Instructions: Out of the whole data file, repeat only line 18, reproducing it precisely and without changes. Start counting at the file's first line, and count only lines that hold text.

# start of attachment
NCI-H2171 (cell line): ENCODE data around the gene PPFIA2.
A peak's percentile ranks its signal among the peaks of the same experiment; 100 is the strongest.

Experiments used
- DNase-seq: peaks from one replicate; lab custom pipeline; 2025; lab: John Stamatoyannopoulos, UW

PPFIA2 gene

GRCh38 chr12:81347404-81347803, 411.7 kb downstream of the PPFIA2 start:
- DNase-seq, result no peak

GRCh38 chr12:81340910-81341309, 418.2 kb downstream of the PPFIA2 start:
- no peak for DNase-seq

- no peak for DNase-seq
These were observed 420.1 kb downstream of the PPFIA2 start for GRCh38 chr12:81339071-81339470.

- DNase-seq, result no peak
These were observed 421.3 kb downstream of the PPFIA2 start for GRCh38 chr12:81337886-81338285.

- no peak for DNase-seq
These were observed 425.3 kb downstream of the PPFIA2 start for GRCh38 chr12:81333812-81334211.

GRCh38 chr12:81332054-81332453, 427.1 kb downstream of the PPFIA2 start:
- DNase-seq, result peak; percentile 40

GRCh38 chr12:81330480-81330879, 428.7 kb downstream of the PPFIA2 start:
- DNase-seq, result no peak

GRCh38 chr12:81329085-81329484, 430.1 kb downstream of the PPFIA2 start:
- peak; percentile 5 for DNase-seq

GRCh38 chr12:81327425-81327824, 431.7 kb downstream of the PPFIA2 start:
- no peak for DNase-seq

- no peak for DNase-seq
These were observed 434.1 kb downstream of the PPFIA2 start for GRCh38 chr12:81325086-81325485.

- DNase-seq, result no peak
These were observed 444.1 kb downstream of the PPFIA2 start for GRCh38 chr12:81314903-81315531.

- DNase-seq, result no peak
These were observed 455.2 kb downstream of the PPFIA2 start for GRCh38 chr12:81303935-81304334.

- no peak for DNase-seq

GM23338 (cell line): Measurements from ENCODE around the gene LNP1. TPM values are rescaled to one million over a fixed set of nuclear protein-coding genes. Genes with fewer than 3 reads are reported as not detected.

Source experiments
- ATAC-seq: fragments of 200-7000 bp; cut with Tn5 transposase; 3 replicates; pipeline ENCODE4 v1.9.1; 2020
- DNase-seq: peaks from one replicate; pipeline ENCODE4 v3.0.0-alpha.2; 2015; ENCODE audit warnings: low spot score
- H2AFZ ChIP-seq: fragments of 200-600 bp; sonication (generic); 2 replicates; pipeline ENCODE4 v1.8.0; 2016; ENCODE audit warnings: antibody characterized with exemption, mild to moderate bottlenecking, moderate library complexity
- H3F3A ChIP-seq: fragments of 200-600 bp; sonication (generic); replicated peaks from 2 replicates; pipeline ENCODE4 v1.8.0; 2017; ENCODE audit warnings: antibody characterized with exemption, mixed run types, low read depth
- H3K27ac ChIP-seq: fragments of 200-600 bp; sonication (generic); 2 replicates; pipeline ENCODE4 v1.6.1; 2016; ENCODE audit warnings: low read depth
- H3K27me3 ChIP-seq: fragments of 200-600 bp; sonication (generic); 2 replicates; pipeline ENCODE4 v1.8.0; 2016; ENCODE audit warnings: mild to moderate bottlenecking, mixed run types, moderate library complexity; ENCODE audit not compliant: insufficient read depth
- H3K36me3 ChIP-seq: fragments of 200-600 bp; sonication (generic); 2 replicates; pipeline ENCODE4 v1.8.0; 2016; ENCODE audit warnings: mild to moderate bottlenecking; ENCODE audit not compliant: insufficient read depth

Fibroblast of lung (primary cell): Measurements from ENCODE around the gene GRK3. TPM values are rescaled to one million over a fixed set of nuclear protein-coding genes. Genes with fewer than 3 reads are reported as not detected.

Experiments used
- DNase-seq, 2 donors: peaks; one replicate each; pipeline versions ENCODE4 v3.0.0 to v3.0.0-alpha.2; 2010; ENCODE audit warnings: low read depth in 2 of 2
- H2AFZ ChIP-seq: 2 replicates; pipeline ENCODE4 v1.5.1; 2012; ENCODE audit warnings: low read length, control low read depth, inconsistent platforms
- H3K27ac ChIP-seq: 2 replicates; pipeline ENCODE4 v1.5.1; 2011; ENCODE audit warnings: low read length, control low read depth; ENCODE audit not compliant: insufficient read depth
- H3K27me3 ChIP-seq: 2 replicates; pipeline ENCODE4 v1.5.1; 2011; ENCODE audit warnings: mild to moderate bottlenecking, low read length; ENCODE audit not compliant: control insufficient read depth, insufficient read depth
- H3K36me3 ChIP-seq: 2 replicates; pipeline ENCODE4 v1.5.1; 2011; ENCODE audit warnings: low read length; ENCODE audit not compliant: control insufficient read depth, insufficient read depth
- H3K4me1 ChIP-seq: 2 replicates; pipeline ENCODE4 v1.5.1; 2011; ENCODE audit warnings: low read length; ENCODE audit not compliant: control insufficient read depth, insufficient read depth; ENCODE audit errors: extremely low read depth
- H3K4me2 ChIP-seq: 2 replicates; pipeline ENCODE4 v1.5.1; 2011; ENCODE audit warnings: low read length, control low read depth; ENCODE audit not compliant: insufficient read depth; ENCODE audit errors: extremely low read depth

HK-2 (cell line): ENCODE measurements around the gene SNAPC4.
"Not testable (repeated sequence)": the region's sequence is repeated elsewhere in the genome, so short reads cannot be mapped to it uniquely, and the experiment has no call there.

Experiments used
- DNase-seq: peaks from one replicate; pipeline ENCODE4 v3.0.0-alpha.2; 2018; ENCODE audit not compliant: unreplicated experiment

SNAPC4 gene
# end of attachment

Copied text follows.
GRCh38 chr12:81330480-81330879, 428.7 kb downstream of the PPFIA2 start: